Redress Scheme for Victims of Abuse: Four Church Denominations Signed up So Far – Hope 103.2

Redress Scheme for Victims of Abuse:
Four Church Denominations Signed up So Far

By Clare BruceWednesday 29 Aug 2018

Four of Australia’s major church denominations have so far opted into the National Redress Scheme for victims of institutional child sex abuse.

The Anglican Church, the Catholic Church, the Uniting Church and the Salvation Army have all applied to join the national scheme—but they have some steps left to complete before they’re fully registered, according to the NRS website.

Once fully joined, these churches will join the growing list of organisations, including the Christian youth charity YMCA, that have committed to compensating victims of past child sexual assaults.

Justice for Those Abused in Church or Government Care

The National Redress Scheme, launched on July 1, is the government body set up to secure compensation for people who were abused as children under the care of institutions such as schools, youth clubs and churches.

The scheme was set up as a recommendation of the Royal Commission into Institutional Responses to Child Sexual Abuse.

It’s meant to be a support system for people who were abused as children in institutions, but are unable to take the legal route in their search for justice.

The NRS holds institutions accountable for incidents of abuse, and helps victims to access counselling, a personal acknowledgement if they want one, and financial compensation.

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Already since its launch, more than 500 people have applied to the scheme for redress over past abuse according to SBS.

Catholic and Anglican Churches Signed up Early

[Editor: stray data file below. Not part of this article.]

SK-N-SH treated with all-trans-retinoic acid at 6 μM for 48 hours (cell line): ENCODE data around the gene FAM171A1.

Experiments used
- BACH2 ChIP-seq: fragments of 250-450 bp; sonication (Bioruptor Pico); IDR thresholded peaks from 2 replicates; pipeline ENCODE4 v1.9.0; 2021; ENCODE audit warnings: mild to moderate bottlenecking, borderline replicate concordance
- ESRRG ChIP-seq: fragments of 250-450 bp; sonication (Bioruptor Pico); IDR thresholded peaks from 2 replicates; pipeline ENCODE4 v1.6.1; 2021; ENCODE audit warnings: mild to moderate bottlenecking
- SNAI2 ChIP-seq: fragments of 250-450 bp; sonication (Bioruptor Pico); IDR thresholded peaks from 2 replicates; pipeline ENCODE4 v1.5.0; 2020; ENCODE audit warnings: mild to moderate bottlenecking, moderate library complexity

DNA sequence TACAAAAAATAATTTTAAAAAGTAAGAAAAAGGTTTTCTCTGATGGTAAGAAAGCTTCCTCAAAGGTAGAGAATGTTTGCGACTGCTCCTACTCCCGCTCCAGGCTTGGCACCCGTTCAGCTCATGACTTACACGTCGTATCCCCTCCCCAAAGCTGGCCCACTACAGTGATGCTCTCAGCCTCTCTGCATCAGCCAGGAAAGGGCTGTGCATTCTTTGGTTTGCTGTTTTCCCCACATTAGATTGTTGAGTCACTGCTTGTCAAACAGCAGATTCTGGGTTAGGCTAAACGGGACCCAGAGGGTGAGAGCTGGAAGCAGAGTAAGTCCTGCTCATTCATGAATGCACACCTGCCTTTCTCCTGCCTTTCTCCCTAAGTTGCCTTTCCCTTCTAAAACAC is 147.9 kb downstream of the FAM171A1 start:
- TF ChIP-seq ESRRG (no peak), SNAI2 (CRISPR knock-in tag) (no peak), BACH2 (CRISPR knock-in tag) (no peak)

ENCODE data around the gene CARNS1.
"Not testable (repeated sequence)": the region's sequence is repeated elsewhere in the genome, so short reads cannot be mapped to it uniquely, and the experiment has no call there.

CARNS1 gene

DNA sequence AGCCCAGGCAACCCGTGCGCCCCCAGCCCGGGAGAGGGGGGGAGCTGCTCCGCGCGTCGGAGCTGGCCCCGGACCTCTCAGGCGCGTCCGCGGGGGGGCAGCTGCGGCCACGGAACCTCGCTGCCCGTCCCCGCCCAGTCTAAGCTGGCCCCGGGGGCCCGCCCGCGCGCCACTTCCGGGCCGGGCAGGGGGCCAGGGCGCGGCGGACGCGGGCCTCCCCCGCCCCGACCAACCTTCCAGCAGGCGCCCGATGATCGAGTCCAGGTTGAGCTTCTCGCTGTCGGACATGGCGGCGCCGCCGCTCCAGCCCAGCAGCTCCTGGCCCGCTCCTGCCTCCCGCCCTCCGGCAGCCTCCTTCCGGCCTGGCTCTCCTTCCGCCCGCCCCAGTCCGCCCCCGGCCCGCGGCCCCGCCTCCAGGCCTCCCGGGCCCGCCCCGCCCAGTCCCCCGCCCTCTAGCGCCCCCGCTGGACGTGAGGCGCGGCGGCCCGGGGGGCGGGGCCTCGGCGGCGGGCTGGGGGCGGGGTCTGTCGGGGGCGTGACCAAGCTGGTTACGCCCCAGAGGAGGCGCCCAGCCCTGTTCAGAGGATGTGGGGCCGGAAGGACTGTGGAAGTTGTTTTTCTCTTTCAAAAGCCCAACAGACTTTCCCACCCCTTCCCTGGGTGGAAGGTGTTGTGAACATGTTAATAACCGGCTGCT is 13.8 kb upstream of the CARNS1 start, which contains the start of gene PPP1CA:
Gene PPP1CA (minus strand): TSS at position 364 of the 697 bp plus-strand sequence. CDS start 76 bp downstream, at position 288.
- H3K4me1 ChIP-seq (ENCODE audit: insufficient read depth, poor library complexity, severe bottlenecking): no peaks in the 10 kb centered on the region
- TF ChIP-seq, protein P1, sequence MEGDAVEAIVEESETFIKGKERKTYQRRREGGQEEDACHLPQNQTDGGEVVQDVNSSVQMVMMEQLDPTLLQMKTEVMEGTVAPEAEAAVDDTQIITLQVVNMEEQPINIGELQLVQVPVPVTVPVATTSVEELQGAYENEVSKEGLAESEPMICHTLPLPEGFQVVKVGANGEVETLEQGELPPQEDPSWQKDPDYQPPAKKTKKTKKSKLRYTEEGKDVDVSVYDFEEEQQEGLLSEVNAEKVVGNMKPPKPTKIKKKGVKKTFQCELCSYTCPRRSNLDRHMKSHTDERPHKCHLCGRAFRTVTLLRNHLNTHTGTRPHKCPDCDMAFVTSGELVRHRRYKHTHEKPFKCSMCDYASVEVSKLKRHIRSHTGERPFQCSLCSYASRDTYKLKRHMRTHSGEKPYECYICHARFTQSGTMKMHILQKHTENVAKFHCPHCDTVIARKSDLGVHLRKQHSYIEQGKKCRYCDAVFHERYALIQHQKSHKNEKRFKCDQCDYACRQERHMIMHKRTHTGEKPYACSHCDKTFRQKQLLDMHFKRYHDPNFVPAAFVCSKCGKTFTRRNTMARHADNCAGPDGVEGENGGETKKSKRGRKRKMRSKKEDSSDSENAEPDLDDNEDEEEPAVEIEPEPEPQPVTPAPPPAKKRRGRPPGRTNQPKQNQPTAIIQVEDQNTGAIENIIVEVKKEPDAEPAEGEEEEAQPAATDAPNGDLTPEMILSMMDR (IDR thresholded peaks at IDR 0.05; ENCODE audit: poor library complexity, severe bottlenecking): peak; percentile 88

The Catholic Church was the first non-government institution to opt in, and by its own estimates it will be liable for up to $1 billion in compensation reports the Herald Sun.

The Anglican Church already had its own redress scheme before the NRS was launched, but has welcomed the government scheme. In a statement, the Anglican Archbishop Philip Freier said it was another way victims could seek justice.

“We hope that our participation in the independent National Redress Scheme will offer a further step to healing.” ~ Anglican Archbishop Philip Freier

“We know that some survivors of abuse have chosen not to engage in our present institutional redress schemes,” the statement said. “We hope that our participation in the independent National Redress Scheme will offer a further step to healing.”

The Federal Government has estimated its average payout will be about $76,000, according to a factsheet about the scheme, but payments could be up to a maximum of $150,000. The scheme will run for 10 years.

Other organisations that have joined include Scouts Australia, the YMCA, prisons and detention centres, hospitals, hostels, community services, sport venues, local councils and government organisations, and TAFE colleges.

Criminals May Miss Out on Compensation for Abuse

A report in The Age says that some critics – including personal injury lawyers – believe the scheme lets institutions off the hook, by costing them less in compensation than a court-based process.

Other criticisms include the fact that victims who have spent five or more years in prison may not be entitled to compensation. One man applying for redress told the ABC that this was an injustice, considering childhood abuse is the very thing that sets many people on the path to a life of crime.

Church Spires

Tim Costelloe, the Catholic Archbishop of Perth, sees this as an injustice, too.

“We have to understand that a terrible crime has been committed against people who were sexually abused as children or young people,” he told the ABC.

“Whatever implications or consequences play out in a person’s life because of that, it doesn’t alter the fact a terrible wrong has been done to them.”

Church Properties up for Sale

Earlier this year the Anglican Church of Tasmania released a list of 78 properties it has decided to sell to help fund the expected redress costs.

The Anglican Bishop of Tasmania, Right Reverend Richard Condie, told the ABC he was expecting up to 200 survivors of sexual abuse to seek redress.

The Tasmanian Diocese has already increased the payment cap for its own Pastoral Support and Assistance Scheme up to $150,000 per claim, in line with the maximum payment under the Redress Scheme.

A number of properties are also up for sale in the Newcastle diocese. One in particular, in Bungwahl, raised controversy with local residents wanting to keep the church for the community, and posting signs with slogans such as, “Don’t sell our church to pay for your sins”.

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